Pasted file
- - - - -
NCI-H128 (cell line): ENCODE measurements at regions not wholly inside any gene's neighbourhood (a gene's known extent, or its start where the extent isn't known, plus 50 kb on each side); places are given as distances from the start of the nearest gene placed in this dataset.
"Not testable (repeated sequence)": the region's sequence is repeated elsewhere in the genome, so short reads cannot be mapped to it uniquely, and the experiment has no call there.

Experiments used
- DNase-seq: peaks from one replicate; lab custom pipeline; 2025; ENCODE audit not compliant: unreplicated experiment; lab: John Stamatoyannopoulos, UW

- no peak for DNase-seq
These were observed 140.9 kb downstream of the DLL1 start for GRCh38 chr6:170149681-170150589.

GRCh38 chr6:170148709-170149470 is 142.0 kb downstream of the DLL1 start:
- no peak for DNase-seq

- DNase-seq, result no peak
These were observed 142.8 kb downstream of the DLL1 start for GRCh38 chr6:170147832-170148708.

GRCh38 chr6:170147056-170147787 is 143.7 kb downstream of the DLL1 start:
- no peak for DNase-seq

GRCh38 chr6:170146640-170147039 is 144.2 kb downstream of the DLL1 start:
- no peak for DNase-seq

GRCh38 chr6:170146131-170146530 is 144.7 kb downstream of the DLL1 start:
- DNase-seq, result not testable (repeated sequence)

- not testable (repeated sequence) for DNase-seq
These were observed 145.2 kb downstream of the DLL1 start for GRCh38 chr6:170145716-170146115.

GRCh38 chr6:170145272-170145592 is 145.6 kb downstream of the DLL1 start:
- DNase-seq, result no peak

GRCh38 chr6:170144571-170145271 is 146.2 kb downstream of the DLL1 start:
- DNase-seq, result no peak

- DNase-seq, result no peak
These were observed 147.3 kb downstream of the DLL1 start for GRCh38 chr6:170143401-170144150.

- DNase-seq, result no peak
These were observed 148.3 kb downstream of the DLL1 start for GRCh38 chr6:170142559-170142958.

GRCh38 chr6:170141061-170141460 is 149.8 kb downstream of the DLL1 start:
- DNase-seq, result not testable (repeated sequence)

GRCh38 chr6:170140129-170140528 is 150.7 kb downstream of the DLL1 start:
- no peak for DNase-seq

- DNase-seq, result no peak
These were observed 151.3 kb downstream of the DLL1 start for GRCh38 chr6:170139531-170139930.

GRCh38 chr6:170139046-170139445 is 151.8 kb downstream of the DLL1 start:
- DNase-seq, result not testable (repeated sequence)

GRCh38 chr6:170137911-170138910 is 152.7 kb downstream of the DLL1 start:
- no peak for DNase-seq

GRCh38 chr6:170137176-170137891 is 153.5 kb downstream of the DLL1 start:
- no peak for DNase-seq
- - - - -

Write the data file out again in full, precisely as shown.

NCI-H128 (cell line): ENCODE measurements at regions not wholly inside any gene's neighbourhood (a gene's known extent, or its start where the extent isn't known, plus 50 kb on each side); places are given as distances from the start of the nearest gene placed in this dataset.
"Not testable (repeated sequence)": the region's sequence is repeated elsewhere in the genome, so short reads cannot be mapped to it uniquely, and the experiment has no call there.

Experiments used
- DNase-seq: peaks from one replicate; lab custom pipeline; 2025; ENCODE audit not compliant: unreplicated experiment; lab: John Stamatoyannopoulos, UW

- no peak for DNase-seq
These were observed 140.9 kb downstream of the DLL1 start for GRCh38 chr6:170149681-170150589.

GRCh38 chr6:170148709-170149470 is 142.0 kb downstream of the DLL1 start:
- no peak for DNase-seq

- DNase-seq, result no peak
These were observed 142.8 kb downstream of the DLL1 start for GRCh38 chr6:170147832-170148708.

GRCh38 chr6:170147056-170147787 is 143.7 kb downstream of the DLL1 start:
- no peak for DNase-seq

GRCh38 chr6:170146640-170147039 is 144.2 kb downstream of the DLL1 start:
- no peak for DNase-seq

GRCh38 chr6:170146131-170146530 is 144.7 kb downstream of the DLL1 start:
- DNase-seq, result not testable (repeated sequence)

- not testable (repeated sequence) for DNase-seq
These were observed 145.2 kb downstream of the DLL1 start for GRCh38 chr6:170145716-170146115.

GRCh38 chr6:170145272-170145592 is 145.6 kb downstream of the DLL1 start:
- DNase-seq, result no peak

GRCh38 chr6:170144571-170145271 is 146.2 kb downstream of the DLL1 start:
- DNase-seq, result no peak

- DNase-seq, result no peak
These were observed 147.3 kb downstream of the DLL1 start for GRCh38 chr6:170143401-170144150.

- DNase-seq, result no peak
These were observed 148.3 kb downstream of the DLL1 start for GRCh38 chr6:170142559-170142958.

GRCh38 chr6:170141061-170141460 is 149.8 kb downstream of the DLL1 start:
- DNase-seq, result not testable (repeated sequence)

GRCh38 chr6:170140129-170140528 is 150.7 kb downstream of the DLL1 start:
- no peak for DNase-seq

- DNase-seq, result no peak
These were observed 151.3 kb downstream of the DLL1 start for GRCh38 chr6:170139531-170139930.

GRCh38 chr6:170139046-170139445 is 151.8 kb downstream of the DLL1 start:
- DNase-seq, result not testable (repeated sequence)

GRCh38 chr6:170137911-170138910 is 152.7 kb downstream of the DLL1 start:
- no peak for DNase-seq

GRCh38 chr6:170137176-170137891 is 153.5 kb downstream of the DLL1 start:
- no peak for DNase-seq